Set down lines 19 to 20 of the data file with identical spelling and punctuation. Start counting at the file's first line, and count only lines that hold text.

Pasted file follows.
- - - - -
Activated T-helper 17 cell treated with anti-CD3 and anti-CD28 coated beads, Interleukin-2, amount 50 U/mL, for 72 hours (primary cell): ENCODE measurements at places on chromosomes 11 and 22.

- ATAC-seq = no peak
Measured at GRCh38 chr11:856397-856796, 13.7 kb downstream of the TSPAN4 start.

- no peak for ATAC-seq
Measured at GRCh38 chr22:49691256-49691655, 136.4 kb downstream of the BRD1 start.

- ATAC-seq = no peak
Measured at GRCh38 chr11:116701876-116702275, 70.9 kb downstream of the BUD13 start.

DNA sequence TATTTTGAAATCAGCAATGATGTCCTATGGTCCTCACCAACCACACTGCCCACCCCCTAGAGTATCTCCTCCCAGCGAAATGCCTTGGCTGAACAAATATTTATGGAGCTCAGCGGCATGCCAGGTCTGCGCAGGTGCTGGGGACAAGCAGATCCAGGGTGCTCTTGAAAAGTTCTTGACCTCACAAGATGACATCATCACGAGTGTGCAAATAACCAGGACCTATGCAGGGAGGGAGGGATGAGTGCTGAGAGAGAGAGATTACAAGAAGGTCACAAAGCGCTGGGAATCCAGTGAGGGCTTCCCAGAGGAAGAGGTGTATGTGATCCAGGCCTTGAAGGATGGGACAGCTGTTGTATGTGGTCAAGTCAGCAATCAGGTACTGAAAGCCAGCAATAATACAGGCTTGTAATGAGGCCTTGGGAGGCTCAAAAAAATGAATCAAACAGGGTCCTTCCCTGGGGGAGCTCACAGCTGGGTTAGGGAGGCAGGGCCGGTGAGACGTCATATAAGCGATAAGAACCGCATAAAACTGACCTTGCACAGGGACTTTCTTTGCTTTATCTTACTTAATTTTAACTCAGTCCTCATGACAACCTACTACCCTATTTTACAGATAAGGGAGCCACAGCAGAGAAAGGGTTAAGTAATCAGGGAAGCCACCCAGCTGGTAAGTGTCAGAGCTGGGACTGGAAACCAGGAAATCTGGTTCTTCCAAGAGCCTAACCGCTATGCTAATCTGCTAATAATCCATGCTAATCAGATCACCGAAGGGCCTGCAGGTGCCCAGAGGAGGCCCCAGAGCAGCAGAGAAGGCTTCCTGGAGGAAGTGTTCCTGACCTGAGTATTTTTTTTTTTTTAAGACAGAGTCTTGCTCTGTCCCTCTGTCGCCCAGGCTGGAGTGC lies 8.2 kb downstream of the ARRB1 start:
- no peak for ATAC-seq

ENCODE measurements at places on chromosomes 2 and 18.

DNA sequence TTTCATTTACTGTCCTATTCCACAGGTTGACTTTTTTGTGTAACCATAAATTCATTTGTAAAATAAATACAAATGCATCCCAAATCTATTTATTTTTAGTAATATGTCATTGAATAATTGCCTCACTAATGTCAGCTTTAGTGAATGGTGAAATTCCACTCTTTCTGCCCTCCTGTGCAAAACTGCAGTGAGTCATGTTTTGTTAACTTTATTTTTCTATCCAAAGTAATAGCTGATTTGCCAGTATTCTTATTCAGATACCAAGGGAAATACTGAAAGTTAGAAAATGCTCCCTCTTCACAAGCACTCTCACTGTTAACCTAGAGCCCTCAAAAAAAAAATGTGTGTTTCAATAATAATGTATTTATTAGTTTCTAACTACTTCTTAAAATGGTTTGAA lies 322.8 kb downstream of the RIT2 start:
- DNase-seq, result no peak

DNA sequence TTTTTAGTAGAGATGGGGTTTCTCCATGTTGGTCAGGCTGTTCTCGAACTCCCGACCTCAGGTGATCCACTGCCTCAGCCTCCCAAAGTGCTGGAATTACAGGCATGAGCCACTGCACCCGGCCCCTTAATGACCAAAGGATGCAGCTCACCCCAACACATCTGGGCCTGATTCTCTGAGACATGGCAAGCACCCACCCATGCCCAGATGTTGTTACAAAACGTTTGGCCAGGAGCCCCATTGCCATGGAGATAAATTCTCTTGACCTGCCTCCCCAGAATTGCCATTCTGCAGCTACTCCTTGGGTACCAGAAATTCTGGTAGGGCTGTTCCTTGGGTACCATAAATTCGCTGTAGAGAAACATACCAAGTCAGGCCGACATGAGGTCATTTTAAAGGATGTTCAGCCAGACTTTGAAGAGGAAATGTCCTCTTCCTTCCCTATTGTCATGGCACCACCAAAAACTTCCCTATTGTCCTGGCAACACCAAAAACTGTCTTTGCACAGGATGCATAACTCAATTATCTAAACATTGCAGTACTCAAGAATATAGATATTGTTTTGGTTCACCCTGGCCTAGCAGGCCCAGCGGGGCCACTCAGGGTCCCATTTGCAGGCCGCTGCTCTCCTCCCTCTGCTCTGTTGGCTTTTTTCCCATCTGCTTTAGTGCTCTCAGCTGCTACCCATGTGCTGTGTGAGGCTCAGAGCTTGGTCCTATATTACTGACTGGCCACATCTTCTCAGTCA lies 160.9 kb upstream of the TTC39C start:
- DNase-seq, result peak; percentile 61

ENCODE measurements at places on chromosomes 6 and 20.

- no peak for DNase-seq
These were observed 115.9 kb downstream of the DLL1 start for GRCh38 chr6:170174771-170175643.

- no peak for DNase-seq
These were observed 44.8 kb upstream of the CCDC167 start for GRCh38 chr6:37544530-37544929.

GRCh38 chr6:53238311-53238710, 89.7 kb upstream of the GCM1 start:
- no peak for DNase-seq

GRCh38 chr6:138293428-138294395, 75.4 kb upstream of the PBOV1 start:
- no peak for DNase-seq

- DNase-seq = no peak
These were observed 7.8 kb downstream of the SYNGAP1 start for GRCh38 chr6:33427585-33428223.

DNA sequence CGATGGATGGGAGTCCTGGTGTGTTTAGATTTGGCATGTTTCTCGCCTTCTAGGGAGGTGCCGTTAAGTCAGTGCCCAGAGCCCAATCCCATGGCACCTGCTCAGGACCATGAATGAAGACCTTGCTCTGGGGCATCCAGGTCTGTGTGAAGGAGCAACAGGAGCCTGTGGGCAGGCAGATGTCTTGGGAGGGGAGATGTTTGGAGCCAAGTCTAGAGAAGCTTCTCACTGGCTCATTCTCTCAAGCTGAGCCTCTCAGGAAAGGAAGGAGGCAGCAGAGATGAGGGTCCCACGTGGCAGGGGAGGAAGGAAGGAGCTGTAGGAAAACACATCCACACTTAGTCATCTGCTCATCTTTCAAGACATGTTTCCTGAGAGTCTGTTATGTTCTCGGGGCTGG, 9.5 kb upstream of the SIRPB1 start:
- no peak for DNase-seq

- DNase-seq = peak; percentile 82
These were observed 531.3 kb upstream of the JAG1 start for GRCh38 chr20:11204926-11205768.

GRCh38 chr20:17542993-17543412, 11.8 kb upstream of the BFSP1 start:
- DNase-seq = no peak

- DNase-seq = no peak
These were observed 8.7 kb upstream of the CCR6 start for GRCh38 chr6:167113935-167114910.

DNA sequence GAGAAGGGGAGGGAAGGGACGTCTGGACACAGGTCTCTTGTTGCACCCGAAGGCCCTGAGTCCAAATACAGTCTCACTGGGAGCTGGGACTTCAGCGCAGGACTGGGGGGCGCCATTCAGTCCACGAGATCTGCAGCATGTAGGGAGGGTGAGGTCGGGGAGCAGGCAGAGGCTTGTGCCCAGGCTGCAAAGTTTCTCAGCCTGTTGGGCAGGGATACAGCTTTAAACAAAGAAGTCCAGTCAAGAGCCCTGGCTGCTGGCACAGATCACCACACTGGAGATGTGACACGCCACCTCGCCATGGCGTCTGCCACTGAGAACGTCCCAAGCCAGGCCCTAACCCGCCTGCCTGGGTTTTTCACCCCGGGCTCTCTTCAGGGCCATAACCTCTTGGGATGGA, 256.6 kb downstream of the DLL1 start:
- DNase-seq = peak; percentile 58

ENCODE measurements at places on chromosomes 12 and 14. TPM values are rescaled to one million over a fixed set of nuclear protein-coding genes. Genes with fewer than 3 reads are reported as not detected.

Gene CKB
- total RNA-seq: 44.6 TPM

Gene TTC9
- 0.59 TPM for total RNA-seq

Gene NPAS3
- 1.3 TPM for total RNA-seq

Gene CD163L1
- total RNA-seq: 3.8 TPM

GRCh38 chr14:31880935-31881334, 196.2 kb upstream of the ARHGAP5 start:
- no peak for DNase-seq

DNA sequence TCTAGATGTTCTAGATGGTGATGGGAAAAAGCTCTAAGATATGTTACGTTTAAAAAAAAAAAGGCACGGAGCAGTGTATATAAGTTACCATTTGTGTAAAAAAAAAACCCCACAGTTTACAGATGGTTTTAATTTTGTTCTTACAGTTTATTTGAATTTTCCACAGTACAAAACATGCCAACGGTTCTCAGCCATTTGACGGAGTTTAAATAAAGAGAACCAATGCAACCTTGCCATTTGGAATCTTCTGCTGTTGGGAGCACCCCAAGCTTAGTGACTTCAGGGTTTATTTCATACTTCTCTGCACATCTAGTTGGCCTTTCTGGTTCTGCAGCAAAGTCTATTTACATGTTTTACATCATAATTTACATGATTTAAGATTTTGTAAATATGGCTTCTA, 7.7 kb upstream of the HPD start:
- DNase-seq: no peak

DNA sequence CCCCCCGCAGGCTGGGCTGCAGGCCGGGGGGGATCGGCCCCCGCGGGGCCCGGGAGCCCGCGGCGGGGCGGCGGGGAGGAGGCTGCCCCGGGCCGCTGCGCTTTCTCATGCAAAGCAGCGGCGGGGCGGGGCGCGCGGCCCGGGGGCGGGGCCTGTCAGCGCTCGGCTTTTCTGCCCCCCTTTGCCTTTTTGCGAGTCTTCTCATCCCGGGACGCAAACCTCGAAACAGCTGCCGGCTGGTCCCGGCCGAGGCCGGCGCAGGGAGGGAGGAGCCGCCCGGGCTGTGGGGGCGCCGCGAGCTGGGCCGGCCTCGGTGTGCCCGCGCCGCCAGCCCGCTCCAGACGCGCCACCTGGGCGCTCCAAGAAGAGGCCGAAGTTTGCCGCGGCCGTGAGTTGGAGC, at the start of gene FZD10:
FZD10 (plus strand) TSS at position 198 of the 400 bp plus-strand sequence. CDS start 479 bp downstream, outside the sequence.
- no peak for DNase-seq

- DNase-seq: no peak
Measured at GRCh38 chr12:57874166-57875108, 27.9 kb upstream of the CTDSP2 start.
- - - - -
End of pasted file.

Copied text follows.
These were observed 44.8 kb upstream of the CCDC167 start for GRCh38 chr6:37544530-37544929.

GRCh38 chr6:53238311-53238710, 89.7 kb upstream of the GCM1 start: